In recent years, Japan has seen an interesting trend regarding their live stage performances.  In addition to their culturally classic forms of theater and some popular hits imported from Broadway, Japan is now turning their beloved anime and manga into live-action stage productions! Similar to the way that Disney’s “The Lion King,” “Beauty and the Beast,” and others have been given new life on the big stage, Japan’s popular niche series are also coming into the limelight.

The potential for Japanese comics to be made into stage plays was first realized back in 1974, with the Takarazuka Revue’s ground-breaking musical rendition of Riyoko Ikeda’s popular girls’ manga, “The Rose of Versailles.” Takarazuka is famous for being a highly selective, top-class theater troupe, wherein all of the actors are female and are schooled in the art of performance from a young age.  The group has produced more than 25 different versions of the story since its debut, sometimes focusing on various side characters and adding extra scenes not found in the original manga.

And yet, despite the early success of “The Rose of Versailles” it took nearly 20 years for another comic-based play of this kind to really catch on. It took the production of “Sailor Moon” the musical in the summer of 1993.  This series of plays was based off of Naoko Takeuchi’s metaseries of the same name, “Sailor Moon,” and followed plot concepts found in the both the manga and anime, along with some original story arcs.  The series boasts a total of 29 musicals and ran for more than 800 performances until it was put on indefinite hiatus in 2005.

Although Sailor Moon as a musical franchise has more or less dissolved, its long-lasting success and popularity made a large impression, inspiring a number of other producers to make manga into musicals.

Since the turn of the century, Japan has seen a huge influx in the number of comic and anime-based plays, though unlike their earlier counterparts, many fall under the category of action and adventure series originally marketed toward boys.   For example, titles such as Tite Kubo’s “Bleach,” Ogure Ito’s “Air Gear,” and Kazuya Minekura’s “Saiyuki,” have all found themselves with musical counterparts.  But perhaps the most impressive of all is the series of musicals based off of Takeshi Konomi‘s “The Prince of Tennis.”

That’s right. There are musicals. Based on a manga. About playing tennis.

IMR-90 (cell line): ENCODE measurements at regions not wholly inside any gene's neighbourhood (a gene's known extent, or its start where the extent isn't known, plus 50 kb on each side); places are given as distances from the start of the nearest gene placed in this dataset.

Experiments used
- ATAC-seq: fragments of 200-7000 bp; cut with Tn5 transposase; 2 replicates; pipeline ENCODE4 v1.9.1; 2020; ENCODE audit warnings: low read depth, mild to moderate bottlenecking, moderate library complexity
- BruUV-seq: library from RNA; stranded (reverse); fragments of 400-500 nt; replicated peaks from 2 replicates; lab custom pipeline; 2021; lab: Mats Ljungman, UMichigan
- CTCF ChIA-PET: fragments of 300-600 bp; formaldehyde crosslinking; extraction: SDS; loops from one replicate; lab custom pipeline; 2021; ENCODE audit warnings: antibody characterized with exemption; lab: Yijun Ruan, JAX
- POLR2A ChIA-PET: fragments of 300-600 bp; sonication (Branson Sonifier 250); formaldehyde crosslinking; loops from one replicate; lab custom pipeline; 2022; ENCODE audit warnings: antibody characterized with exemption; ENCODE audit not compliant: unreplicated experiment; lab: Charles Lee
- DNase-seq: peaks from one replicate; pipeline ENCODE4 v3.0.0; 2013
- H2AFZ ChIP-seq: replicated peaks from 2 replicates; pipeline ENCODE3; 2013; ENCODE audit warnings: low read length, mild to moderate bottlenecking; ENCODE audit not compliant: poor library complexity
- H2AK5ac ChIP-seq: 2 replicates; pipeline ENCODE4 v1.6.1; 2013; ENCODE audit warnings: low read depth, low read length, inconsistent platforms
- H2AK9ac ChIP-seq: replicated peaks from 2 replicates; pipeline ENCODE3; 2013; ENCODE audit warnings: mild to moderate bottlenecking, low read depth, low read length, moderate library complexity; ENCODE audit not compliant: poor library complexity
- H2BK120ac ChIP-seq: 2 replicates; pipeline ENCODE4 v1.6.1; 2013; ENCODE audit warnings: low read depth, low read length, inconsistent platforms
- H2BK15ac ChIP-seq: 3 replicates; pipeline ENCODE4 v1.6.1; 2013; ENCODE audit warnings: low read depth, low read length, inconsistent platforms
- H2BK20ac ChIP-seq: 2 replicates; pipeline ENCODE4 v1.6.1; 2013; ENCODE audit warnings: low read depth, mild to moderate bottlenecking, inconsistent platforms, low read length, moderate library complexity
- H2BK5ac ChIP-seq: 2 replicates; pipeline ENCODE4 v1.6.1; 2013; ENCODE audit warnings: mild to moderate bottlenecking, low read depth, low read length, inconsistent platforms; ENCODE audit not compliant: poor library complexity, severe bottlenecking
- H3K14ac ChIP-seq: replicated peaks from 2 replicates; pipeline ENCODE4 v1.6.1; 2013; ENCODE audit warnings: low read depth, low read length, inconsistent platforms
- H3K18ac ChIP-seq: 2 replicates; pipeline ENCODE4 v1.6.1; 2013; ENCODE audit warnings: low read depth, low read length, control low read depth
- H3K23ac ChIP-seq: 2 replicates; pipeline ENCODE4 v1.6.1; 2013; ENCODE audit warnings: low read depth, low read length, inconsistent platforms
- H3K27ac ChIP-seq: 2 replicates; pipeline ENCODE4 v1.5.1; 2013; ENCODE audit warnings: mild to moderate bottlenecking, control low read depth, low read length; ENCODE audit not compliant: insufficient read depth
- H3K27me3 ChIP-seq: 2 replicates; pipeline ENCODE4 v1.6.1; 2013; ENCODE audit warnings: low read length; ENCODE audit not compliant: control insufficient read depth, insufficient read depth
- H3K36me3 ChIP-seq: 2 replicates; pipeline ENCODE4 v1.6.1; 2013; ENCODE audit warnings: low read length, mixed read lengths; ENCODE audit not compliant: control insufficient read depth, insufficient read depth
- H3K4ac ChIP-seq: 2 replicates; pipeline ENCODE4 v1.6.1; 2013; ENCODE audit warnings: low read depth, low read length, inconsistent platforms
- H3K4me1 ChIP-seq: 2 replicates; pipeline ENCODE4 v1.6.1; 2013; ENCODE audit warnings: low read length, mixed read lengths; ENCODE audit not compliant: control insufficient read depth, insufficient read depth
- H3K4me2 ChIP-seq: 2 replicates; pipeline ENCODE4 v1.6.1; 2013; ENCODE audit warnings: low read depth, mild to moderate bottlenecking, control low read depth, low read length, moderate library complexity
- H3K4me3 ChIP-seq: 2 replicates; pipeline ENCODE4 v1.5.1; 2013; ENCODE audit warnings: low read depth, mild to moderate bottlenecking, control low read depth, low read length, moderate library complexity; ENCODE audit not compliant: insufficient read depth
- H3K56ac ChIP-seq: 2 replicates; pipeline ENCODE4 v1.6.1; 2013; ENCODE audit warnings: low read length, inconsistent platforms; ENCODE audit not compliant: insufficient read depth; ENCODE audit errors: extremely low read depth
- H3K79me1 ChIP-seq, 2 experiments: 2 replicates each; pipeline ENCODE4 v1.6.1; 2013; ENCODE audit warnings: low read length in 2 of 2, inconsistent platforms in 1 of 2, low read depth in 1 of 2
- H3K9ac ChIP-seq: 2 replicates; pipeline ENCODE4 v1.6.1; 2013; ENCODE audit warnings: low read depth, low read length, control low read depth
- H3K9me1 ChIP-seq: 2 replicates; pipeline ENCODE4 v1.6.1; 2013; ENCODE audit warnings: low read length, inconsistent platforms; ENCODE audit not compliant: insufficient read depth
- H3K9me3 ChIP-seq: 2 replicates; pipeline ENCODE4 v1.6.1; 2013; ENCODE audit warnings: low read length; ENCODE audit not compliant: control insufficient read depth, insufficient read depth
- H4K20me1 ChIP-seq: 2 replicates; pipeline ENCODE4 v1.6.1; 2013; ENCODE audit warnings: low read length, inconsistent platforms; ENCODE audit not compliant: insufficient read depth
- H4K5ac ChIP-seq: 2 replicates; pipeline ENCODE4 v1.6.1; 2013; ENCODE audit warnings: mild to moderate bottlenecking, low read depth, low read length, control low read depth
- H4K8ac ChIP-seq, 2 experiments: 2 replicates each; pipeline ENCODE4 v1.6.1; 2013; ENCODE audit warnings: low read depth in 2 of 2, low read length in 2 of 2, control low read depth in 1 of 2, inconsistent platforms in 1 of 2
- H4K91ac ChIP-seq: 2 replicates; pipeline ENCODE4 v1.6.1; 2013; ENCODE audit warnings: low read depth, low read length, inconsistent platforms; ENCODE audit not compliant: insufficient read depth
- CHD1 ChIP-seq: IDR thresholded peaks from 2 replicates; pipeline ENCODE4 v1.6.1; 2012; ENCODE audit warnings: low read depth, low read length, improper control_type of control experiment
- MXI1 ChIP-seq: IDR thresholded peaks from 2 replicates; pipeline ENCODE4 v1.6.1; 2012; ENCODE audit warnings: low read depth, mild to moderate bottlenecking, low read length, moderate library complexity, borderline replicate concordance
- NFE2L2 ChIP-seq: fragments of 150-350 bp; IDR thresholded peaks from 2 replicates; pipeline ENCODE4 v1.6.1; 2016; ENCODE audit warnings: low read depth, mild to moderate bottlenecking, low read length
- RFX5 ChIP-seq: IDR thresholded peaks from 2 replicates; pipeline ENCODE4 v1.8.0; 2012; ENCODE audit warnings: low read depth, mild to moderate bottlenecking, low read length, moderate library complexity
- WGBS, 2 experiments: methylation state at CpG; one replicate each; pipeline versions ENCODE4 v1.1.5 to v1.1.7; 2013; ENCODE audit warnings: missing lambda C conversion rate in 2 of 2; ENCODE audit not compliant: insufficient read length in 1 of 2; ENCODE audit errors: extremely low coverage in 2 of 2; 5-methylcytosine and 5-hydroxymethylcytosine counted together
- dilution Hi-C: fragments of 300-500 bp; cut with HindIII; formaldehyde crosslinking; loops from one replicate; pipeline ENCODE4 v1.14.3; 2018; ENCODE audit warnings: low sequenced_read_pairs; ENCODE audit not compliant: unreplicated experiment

In fact, this particular series of sports musicals, often referred to as TeniMyu, has been appearing in theaters since the spring of 2003 and is still going strong!

Many of our readers out there might not understand the appeal of watching an all-male cast chase a dot of light back and forth across a stage before breaking into musical ballads about balls, sweat, and victory. However, for the past 10 years, thousands upon thousands of play-enthusiasts across Japan have paid generous amounts to do just that.

For what was at first considered a theatrical experiment, the TeniMyu franchise has absolutely exploded in popularity.  Over the course of the past 10 years, they have performed thirty-one separate musical runs, each one bigger and more spectacular than the last. Believe it or not, between 2008 and 2009, all of the characters had to be double cast to allow for tours across not only the whole of Japan, but in Korea and Taiwan, as well.

The popularity of this series is so great that despite that fact that the story told by the manga was wrapped up by the twenty-first musical produced in 2010, they decided to start over back at the beginning with Tenimyu’s “2nd Season,” covering the same storyline as before but with an all-new cast and revamped versions of the “1st Season” songs.

The majority of fans who go to these musicals are women in their twenties and thirties, and as a result, a lot of the merchandise created for Tenimyu is similar to what we see from Japan’s idol industry. Dedicated enthusiasts will join the “Tennimu Supporters Club,” a fan club that offers exclusive news, photographs, and event opportunities unavailable to non-members, as well as a pre-sale ticket lottery for the best seats in the theater. When attendees arrive at the event, they are met with a sales booth offering a wide selection of in-character and off-shot photographs of the actors, pamphlets, posters, and other merchandise. Thanks to an increase in popularity as of late, if by chance, a person is unable to acquire tickets to one of the live shows, the final performance of each run is recorded and streamed live to movie theaters all across the nation.  And even then, these tickets will sell out long in advance!

Whatever the appeal—whether it’s the love of the story, the actors, or theater as a whole—it’s clear that by crossing the obsessive nature of diehard manga fans with the market strategies of the idol industry, play producers have created a successful little niche in the Japanese entertainment world.

What will they think of next?! Musicals from virtual dating games?! Oh wait…. Done.

Top image: Musical Prince of Tennis